Protesters tell drug czar to 'Get with The Times

Category: News | Posted on Fri, March, 4th 2011 by THCFinder


Pro-marijuana protesters in Seattle are telling White House drug czar Gil Kerlikowske to "get with The Times."

The group rallied outside as Kerlikowske met Friday with the editorial board of The Seattle Times, which recently endorsed marijuana legalization.

Kerlikowske is the former Seattle police chief who now heads the Office of National Drug Control Policy. He says chronic marijuana use is linked to mental illness and other health problems, and argues that legalizing cannabis would not be the cure-all proponents make it out to be because the black market would adapt to offer tax-free marijuana.

The Washington Legislature is considering whether to allow marijuana sales through state liquor stores. Proponents argue that marijuana is less harmful than alcohol, and that prohibition has cost taxpayers exorbitantly while doing nothing to reduce the drug's availability.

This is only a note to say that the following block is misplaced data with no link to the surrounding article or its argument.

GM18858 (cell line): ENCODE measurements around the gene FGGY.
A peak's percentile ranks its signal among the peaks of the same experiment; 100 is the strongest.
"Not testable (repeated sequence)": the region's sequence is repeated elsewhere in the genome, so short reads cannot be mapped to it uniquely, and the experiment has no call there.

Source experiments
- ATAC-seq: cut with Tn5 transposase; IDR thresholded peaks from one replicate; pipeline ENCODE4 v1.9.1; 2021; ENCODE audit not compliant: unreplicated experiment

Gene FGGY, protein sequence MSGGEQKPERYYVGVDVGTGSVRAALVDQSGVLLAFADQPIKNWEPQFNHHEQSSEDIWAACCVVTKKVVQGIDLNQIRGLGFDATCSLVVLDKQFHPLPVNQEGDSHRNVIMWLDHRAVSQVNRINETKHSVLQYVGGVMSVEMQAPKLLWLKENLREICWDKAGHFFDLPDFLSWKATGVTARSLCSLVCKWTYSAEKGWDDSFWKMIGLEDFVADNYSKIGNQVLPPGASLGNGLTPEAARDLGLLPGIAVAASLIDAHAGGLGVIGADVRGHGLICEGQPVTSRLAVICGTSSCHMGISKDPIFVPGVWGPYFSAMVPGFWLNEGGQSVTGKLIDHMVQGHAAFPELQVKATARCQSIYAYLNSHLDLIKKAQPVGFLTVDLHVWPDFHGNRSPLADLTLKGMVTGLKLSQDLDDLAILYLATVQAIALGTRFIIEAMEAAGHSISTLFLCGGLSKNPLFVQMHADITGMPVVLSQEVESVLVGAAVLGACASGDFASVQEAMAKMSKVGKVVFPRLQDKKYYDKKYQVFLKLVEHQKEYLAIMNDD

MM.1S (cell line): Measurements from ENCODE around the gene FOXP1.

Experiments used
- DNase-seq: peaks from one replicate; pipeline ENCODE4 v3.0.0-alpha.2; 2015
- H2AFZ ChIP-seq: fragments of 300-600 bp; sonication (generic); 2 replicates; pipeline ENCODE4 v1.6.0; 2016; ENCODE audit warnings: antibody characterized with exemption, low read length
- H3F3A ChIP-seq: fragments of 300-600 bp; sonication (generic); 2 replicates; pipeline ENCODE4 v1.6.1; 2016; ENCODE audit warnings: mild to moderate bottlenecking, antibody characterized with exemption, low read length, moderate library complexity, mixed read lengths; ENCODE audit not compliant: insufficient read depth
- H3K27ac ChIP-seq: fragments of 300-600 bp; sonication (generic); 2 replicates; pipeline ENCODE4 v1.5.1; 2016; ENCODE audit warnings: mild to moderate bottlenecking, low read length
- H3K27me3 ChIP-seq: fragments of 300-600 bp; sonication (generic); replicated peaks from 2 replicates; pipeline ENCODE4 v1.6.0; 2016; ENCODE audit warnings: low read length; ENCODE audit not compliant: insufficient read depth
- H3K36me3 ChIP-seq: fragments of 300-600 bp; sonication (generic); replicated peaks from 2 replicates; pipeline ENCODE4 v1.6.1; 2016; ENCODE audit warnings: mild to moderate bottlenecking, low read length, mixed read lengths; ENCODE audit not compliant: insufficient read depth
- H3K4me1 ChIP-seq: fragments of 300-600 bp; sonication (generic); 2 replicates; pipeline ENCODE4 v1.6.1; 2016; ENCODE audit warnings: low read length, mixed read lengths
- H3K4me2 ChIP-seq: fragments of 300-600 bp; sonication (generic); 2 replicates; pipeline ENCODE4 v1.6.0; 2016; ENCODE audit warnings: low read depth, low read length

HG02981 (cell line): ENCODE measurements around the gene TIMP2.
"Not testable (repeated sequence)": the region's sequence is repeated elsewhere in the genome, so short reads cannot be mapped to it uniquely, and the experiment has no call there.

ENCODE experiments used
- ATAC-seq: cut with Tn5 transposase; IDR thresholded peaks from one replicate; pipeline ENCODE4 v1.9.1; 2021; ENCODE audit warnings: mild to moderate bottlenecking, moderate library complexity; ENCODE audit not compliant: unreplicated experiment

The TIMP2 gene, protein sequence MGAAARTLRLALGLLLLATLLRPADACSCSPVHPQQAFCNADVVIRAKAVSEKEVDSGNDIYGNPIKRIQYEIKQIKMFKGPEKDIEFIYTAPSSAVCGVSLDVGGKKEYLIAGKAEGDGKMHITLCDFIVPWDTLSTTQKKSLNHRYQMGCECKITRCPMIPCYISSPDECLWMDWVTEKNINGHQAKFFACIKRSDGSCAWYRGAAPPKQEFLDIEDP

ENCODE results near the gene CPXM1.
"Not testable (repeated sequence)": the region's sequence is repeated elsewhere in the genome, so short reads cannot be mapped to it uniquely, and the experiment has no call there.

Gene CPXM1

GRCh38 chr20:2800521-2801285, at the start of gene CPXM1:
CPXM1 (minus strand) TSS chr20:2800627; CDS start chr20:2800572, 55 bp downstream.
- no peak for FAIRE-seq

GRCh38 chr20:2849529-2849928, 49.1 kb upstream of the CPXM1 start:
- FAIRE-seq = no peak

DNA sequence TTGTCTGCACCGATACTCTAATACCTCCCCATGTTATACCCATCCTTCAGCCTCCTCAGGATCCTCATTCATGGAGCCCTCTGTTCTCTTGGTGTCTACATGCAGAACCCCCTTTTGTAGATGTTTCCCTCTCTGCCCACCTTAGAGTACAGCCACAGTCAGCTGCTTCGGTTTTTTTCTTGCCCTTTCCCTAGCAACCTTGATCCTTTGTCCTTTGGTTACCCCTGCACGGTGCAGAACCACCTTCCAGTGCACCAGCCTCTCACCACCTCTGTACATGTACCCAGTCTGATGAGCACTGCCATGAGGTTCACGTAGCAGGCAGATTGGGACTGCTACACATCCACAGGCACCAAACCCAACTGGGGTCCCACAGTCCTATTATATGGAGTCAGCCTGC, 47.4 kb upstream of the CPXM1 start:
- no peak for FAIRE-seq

The DEA Pretends to Have Fake Pot Under Control

Category: News | Posted on Thu, March, 3rd 2011 by THCFinder

The Drug Enforcement Administration's "emergency" banon five chemicals used to make ersatz marijuana took effect on Tuesday. The Drug War Chroniclereports that the ban, which was originally scheduled to begin in December, was delayed because of legal challenges by fake-pot retailers. The DEA says it is trying to "avoid an imminent threat to the public safety," as reflected in "an increasing number of reports from poison control centers, hospitals and law enforcement regarding these products." Reported side effects include "anxiety attacks, dangerously elevated heart rates, increased blood pressure, vomiting, and disorientation." (As the Chronicle notes, these are similar to the symptoms reported by a small percentage of marijuana users.) DEA Administrator Michele Leonhart adds: